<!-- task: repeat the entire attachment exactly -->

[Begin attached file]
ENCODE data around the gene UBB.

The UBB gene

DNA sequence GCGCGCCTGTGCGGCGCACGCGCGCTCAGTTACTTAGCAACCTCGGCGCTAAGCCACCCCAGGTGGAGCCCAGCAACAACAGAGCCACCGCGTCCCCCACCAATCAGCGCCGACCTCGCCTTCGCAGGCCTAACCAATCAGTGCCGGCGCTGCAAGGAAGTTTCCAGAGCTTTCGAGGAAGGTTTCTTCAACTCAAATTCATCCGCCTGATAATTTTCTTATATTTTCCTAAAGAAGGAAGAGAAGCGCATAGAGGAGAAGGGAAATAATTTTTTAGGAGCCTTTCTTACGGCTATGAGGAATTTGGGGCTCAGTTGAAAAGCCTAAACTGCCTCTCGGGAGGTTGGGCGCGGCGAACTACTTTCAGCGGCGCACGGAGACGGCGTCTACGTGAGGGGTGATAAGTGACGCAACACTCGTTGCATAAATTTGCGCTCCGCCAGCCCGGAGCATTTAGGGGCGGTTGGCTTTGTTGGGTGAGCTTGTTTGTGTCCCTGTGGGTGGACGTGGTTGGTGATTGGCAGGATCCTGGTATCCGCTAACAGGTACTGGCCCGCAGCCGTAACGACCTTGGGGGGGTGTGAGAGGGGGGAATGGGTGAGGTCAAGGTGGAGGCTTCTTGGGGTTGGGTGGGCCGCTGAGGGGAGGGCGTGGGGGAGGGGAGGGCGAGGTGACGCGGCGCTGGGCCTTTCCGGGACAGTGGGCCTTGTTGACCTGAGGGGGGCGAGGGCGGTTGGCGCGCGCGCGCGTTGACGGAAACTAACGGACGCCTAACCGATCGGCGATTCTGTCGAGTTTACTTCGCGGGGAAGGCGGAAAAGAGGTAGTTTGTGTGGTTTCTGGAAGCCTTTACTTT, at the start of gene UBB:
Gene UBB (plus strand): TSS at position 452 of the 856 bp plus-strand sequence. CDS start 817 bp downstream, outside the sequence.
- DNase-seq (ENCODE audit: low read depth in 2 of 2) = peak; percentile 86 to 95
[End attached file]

ENCODE data around the gene UBB.

The UBB gene

DNA sequence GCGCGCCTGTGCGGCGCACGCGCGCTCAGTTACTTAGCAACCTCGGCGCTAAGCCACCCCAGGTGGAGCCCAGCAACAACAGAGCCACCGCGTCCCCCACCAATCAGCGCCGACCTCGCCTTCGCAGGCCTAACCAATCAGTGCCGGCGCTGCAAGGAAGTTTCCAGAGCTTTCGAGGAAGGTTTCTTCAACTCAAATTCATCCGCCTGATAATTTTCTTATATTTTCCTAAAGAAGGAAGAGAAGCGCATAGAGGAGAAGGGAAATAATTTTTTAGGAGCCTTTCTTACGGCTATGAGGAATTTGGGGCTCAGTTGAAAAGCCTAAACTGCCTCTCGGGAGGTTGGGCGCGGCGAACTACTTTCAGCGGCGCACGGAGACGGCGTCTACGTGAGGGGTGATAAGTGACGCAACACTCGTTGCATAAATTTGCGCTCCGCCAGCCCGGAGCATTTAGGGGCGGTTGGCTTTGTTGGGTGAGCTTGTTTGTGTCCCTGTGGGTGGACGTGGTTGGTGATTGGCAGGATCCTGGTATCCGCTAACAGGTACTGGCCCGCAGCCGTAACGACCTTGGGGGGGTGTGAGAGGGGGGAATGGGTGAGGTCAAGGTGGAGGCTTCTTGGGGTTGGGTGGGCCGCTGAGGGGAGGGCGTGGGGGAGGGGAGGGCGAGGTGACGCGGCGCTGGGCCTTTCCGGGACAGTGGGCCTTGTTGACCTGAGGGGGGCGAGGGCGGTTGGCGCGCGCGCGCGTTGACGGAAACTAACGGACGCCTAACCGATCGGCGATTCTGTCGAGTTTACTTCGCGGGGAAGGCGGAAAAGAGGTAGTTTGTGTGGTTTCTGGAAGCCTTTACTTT, at the start of gene UBB:
Gene UBB (plus strand): TSS at position 452 of the 856 bp plus-strand sequence. CDS start 817 bp downstream, outside the sequence.
- DNase-seq (ENCODE audit: low read depth in 2 of 2) = peak; percentile 86 to 95